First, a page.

Fishing lines have been around a long time and fluorocarbon lines are the newish kid on the block. Fluorocarbon line manufacturers make many promises about this fishing line’s advantages. One of the main selling points is that the line is almost invisible in the water.
Is this really possible? Can fluorocarbon lines be that difficult for the fish to see?
Fluorocarbon is essentially invisible underwater and is least visible than any other fishing type of fishing line. This is due to fluorocarbon having a refraction index similar to that of water.
Fishing is an activity that is associated with exaggerated claims. Newer gear with seemingly outlandish claims will be viewed with some skepticism.
How low is the low-visibility of fluorocarbon line, and does it really make a difference to your fishing?
What Affects Fluorocarbon Line Visibility In The Water?
Fluorocarbon fishing lines were originally developed in Japan, where avid bass anglers were looking for a way to get shy fish to bite. The line was manufactured with certain qualities, giving anglers an advantage.
Heavily fished waters can cause fish to become line-shy. This means fish have learned to associate visible lines with artificial lures. If a fish sees the line with a lure, it will be more reluctant to bite.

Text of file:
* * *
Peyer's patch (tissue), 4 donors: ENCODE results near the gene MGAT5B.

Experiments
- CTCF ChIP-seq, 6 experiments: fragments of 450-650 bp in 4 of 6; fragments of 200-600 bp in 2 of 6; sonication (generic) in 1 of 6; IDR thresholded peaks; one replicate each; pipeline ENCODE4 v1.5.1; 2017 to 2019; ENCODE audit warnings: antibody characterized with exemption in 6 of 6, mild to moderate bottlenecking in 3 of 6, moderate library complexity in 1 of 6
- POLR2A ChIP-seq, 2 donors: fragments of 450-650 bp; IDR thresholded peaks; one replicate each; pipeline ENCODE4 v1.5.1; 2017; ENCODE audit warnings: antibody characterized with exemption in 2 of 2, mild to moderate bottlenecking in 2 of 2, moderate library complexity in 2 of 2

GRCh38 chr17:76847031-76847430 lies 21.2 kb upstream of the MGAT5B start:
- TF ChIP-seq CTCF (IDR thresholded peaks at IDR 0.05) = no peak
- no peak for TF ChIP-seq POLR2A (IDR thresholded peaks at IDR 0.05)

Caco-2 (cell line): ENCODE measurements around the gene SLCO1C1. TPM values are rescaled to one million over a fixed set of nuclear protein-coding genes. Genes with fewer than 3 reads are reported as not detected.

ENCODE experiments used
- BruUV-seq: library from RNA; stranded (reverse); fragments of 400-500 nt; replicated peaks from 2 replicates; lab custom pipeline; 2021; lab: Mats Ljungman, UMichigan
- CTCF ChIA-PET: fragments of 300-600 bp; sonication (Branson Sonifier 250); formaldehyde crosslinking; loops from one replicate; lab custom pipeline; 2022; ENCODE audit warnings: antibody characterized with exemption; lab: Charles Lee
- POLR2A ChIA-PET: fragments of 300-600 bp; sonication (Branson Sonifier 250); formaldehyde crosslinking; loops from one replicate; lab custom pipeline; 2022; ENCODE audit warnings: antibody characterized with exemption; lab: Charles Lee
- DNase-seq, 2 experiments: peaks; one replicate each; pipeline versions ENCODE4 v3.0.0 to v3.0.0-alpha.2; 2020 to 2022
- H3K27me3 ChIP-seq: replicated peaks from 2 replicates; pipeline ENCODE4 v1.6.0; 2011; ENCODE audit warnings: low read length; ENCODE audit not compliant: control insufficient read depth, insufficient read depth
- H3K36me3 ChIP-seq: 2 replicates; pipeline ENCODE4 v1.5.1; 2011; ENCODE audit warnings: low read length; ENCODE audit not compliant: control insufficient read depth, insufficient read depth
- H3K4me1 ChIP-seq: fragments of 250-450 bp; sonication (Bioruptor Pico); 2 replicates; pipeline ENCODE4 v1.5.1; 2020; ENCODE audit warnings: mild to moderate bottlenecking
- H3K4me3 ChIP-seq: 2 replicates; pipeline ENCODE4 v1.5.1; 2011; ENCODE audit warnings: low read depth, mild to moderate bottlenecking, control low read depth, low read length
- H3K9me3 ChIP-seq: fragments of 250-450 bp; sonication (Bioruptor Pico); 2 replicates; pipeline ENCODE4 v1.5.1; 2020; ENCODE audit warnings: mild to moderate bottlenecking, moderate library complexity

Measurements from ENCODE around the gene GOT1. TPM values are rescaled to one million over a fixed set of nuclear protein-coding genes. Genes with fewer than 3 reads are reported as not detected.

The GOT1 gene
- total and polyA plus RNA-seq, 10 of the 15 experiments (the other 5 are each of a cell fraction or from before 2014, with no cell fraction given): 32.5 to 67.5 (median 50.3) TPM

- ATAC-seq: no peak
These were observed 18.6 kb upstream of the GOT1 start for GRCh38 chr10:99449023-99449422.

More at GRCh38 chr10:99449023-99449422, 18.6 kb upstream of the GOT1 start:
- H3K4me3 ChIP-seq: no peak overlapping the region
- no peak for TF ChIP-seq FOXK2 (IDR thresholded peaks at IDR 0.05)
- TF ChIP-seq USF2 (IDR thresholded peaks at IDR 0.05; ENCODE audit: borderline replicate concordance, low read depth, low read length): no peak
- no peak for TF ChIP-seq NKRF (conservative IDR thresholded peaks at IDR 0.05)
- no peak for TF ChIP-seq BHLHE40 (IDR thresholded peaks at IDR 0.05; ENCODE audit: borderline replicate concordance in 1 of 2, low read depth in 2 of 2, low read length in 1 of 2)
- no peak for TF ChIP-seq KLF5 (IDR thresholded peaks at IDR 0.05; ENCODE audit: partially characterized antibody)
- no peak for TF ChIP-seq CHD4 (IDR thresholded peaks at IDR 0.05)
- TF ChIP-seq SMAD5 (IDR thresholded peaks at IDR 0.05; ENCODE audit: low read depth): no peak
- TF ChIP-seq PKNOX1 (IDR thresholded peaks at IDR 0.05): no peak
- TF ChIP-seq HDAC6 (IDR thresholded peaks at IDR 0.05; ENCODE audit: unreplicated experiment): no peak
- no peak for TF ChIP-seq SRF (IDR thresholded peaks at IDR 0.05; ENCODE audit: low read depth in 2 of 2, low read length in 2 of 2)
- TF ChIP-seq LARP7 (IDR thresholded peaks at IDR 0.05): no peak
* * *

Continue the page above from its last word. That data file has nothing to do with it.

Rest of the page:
The low visibility of fluorocarbon line in the water was only one of the features of this new product that gave anglers the edge they were looking for.
Features Of Fluorocarbon Line
Fluorocarbon is made from a particular type of plastic called polyvinylidene fluoride (PVFD). Fluorocarbon’s manufacturing processes can be adjusted to change the characteristics for different angling applications.
The main benefits of fluorocarbon lines are:
- Line strength. Fluorocarbon is stronger than monofilament.
- Line sensitivity. Fluorocarbon offers more sensitivity on the line, giving the angler a better feel for what is happening at the end of the line.
- Abrasion resistance. Fluorocarbon is resistant to wear from abrasion.
- Fast sinking line. Fluorocarbon sinks faster than other lines due to its higher material density.